Thursday, 1 August 2013

The Martian Chronicles - Ray Bradbury

Coursera Fantasy and Science Fiction Week 8

The only Ray Bradbury I've read previously was in English classes at school where we read the short story collection "The Golden Apples of the Sun". Although it includes the classic "A Sound Of Thunder", I don't clearly recall any of the other stories. Reading this excellent book has opened a door to further reading, exactly what I'd hoped for from this course.

Insightful comments this week. I had got distracted from my original thesis by some interesting ideas and was in a rush to submit. If I'd started earlier, left it overnight and returned to it, I might have picked up the problem and fixed it. Thanks to the reviewers.

The Martian Chronicles - Ray Bradbury

Only forty years separate the writing of Bradbury's "The Martian Chronicles" and Burroughs' "A Princess Of Mars", but the two books are clearly from different ages.

Burroughs' story is rooted in the nineteenth century and he transposes the Wild West to Mars to act as a backdrop for heroic adventure. By contrast, Bradbury's post-modern narrative is a product of the twentieth century which examines the mechanics of colonisation in a collection of stories replete with irony and black humour.

Burroughs signals otherness by casting the Martians as a physical analogue of Native Americans whose strength is literally in their strength. Bradbury though pushes further, evoking a sense of the uncanny in the astronauts' interactions with the Martians through the latter's telepathy. When the first expedition to Mars ends in the death of the astronauts, interplanetary warfare isn't the cause: the men are killed by a jealous Martian husband who tells his wife he's “Just hunting...” When the second expedition fails, the mental impact of Martian telepathy leads to the astronauts' murder and a Martian psychologist's suicide.

Were Bradbury merely writing an adventure about the inevitability of colonisation and the triumph of humanity, the rule of three would lead us to expect two failures then success. Instead he adds irony by having the third landing party killed and making the Martians appear unassailable. Yet, like the Martians who succumbed to the common cold while attempting to invade Earth in H.G. Wells' “War Of The Worlds” and the Incas killed by the smallpox virus, humans overcome Martian resistance by inadvertently infecting them with disease.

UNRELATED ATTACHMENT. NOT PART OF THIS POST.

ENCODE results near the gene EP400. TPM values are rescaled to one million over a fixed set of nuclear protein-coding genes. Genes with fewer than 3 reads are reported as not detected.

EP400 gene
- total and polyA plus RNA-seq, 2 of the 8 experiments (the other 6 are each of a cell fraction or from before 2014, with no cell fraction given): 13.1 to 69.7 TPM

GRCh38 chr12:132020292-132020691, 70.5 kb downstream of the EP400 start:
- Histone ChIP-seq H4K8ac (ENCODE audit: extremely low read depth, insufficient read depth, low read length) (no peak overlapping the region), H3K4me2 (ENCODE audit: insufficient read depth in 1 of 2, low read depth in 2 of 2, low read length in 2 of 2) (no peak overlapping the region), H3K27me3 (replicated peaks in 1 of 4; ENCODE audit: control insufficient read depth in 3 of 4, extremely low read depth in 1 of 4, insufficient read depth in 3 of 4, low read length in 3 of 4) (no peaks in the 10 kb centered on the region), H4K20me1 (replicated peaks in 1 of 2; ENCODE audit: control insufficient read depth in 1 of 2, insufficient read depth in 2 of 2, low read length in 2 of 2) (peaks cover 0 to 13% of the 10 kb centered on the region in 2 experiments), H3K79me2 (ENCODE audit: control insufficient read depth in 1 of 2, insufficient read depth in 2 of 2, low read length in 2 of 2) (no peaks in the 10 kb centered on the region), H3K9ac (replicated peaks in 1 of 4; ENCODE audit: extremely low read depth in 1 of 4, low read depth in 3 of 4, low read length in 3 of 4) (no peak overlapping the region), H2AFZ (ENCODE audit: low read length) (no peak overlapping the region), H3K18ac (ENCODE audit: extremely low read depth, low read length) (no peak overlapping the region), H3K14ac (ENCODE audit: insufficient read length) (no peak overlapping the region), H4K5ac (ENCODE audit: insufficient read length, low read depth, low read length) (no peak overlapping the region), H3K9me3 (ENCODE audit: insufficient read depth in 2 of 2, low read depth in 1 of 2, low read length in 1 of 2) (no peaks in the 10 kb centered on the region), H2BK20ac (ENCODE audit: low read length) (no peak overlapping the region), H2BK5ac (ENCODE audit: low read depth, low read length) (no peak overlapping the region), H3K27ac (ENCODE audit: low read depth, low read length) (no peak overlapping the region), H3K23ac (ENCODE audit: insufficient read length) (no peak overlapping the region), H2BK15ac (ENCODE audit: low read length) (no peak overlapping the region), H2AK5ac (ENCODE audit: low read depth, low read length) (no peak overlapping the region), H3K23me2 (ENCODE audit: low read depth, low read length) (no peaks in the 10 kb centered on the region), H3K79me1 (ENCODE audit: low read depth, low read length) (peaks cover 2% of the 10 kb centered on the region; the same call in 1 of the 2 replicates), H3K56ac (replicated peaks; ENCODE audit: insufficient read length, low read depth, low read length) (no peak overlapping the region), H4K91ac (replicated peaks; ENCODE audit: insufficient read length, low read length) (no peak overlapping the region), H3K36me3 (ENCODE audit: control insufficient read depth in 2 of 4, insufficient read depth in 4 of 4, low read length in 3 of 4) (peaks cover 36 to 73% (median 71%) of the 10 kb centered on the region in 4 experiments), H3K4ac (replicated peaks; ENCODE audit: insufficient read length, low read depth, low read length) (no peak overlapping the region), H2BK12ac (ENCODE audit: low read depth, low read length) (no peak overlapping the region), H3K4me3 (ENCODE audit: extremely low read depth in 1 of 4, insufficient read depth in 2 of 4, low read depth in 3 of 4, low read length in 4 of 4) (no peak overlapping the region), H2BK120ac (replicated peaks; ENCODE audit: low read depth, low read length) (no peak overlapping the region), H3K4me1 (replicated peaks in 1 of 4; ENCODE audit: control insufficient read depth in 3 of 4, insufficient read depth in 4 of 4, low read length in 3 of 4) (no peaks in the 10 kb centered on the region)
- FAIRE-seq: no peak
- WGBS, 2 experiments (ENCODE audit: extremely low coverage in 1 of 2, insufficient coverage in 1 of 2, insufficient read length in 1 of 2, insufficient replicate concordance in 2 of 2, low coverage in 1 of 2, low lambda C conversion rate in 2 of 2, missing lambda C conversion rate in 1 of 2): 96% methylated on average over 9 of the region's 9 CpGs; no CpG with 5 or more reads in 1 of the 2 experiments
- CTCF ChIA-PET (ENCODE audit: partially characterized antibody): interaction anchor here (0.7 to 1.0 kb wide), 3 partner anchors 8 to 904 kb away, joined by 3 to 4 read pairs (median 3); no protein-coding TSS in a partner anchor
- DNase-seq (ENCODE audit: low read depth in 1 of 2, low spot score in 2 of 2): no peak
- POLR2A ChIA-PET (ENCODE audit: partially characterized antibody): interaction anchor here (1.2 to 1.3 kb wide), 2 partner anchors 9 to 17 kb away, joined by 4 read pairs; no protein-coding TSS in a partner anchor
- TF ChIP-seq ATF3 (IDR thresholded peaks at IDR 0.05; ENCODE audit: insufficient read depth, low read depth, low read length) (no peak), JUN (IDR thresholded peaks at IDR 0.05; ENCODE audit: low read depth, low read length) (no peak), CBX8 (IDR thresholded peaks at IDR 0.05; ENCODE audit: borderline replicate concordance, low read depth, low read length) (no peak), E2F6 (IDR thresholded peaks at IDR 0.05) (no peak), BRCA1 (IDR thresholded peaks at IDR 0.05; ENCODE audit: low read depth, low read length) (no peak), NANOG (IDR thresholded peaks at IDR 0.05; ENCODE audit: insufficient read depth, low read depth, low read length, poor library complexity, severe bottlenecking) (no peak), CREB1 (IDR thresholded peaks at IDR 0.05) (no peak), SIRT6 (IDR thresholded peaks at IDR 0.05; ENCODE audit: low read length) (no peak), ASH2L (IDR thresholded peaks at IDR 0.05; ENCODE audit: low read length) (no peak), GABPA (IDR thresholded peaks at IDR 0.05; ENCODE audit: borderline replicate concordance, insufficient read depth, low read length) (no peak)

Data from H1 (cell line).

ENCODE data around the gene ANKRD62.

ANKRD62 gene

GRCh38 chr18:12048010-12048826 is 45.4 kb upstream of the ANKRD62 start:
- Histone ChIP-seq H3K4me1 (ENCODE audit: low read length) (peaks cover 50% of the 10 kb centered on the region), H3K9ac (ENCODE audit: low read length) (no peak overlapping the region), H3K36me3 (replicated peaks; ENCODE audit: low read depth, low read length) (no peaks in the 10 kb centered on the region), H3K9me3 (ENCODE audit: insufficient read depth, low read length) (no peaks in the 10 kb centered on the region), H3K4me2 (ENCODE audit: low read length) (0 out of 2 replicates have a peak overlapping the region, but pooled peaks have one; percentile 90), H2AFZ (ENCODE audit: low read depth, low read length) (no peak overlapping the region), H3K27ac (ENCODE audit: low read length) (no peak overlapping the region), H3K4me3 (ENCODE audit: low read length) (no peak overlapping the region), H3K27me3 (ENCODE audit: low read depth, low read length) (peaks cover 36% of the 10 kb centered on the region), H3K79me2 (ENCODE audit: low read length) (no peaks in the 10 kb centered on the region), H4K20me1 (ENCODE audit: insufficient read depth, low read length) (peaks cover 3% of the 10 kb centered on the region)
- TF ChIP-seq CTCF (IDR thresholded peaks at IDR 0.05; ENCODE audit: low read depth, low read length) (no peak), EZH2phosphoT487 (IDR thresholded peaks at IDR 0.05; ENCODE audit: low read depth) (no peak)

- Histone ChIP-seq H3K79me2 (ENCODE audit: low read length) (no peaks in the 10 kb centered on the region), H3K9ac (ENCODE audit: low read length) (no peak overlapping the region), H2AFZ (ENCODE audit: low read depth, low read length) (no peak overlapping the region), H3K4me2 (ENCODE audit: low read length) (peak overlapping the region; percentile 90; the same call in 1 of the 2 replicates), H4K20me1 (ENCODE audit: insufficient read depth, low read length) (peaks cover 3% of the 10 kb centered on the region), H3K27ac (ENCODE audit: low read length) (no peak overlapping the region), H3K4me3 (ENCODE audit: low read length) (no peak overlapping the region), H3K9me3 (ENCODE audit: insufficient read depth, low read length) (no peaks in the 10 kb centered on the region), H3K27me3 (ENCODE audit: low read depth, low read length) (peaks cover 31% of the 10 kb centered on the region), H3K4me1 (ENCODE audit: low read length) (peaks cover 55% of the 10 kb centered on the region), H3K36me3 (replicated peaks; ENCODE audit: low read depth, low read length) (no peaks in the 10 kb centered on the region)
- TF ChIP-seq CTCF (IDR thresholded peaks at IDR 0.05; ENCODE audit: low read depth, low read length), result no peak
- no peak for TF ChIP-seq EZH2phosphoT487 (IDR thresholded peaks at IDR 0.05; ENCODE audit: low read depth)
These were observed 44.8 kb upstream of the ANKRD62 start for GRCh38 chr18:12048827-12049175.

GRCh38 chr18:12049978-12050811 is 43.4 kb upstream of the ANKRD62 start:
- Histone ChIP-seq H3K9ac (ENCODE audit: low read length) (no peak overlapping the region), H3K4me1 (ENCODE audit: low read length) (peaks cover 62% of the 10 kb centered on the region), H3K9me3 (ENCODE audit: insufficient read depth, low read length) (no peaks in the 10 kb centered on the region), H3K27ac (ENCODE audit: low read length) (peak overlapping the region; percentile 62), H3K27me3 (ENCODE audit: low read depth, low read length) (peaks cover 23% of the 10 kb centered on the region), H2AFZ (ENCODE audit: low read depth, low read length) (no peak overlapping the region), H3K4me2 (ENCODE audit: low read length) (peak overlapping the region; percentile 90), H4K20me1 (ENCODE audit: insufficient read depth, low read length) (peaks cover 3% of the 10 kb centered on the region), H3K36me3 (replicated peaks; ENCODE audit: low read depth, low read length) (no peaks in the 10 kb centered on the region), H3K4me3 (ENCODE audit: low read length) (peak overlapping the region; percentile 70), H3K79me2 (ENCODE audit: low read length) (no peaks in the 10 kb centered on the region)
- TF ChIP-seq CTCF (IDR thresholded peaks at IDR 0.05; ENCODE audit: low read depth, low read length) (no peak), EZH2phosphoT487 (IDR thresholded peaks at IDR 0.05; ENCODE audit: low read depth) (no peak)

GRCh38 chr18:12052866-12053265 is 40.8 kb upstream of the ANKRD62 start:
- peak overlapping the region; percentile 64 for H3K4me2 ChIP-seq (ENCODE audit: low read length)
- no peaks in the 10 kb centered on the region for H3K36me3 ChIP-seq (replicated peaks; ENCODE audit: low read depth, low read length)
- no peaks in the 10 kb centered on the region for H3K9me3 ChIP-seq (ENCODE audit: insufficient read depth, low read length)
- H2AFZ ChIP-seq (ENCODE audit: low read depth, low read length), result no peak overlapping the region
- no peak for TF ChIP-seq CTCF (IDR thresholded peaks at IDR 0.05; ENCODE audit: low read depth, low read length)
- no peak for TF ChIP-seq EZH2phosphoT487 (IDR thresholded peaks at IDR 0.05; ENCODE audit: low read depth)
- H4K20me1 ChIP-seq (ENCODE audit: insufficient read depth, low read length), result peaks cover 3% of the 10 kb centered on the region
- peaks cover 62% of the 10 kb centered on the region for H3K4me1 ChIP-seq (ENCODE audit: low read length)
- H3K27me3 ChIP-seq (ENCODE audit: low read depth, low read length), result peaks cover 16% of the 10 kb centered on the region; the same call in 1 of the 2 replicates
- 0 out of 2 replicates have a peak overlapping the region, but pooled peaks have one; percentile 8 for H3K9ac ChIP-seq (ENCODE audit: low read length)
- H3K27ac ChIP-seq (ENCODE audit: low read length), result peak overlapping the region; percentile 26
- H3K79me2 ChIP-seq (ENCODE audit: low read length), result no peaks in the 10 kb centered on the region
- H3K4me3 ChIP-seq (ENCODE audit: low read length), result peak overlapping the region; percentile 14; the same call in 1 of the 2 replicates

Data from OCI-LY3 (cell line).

Mankind does not deserve to have conquered Mars. His victory is an accident, a side-effect. And Bradbury forces us sympathise with the Martians as subsequently, human after human blunders foolishly and selfishly across their planet.


Form: 2/3

peer 1 → You write well and saw no obvious errors in grammar or use of language. However, your conclusion didn't mirror your introductory paragraph.
peer 2 → Nice clear comparative structure and effective language use
peer 3 → Clear exposition, correct grammar and a nicely constructed flow of sentences.
peer 4 → The form is fine. Spelling grammar and word usage. It is well laid out and paragraphs logical. The exposition and argument are unclear.
peer 5 → The essayist clearly possesses a decent mastery of the English language, and his grammar and vocabulary are relatively well developed. However, I personally found the essay to be a little unfocused; the introduction seems to propose an impending comparison between Bradbury and Burroughs, but Burroughs is abruptly and conspicuously dropped in the midst of the essay. The third paragraph is particularly suspect; from that point onwards, the diction of the essayist makes him sound as if he is going off on a tangent.

Content: 2/3

peer 1 → I'm not sure I agree with your conclusion that man's victory was an accident. Earthmen didn't give up easily even after losing several expeditions. They were persistent, which is usually what is required for conquest. Also I'm not sure that Bradbury's sympathies lie with the Martians. They are absent through most of the book. As I have mentioned, from your introduction I thought you were going to compare Burroughs' and Bradbury's approach in writing about extraplanetary conquest but you veered off half way through. Nevertheless your essay makes some good points about Bradbury's post-modern narrative.
peer 2 → Nice ideas
peer 3 → A novel, absorbing and nicely narrated work displaying a good understanding of Ray Bradbury's work.
peer 4 → The essay is interesting but doesn't tell me anything new. You start off by telling us that the books are clearly from different ages but this doesn't seem to be the premise that you argue through to a logical conclusion. I would have liked to see some comparison between the two showing how they are " clearly form different ages".
peer 5 → A relatively well written essay; the background knowledge, and the contextual interpretation and comparison, does make a striking point when viewed in that respect. However, as mentioned, the essayis should focus his essay a little more, possibly focusing on either the Burroughs-Bradbury comparison or the colonization/alienation theme, which would make for a narrower, more detailed, and this more engaging essay.
peer 6 → I like what you are saying with Wells bringing to light the uncanny, but I don't see how Burroughs connects into the essay. It's as though you started with one idea and then changed.


peer 1 → It would have been interesting to pursue Bradbury's novel as an example of post modern fiction considering its structure, the ironic playfulness and its ambiguity of meaning.

1 comment:

  1. This is the problem with being so restricted. You had a lot of interesting things to say with not enough word allowance to say it in.
    I would like to read the essay based on your original premise. Many of your peers say the same thing and I agree. Lots of great ideas.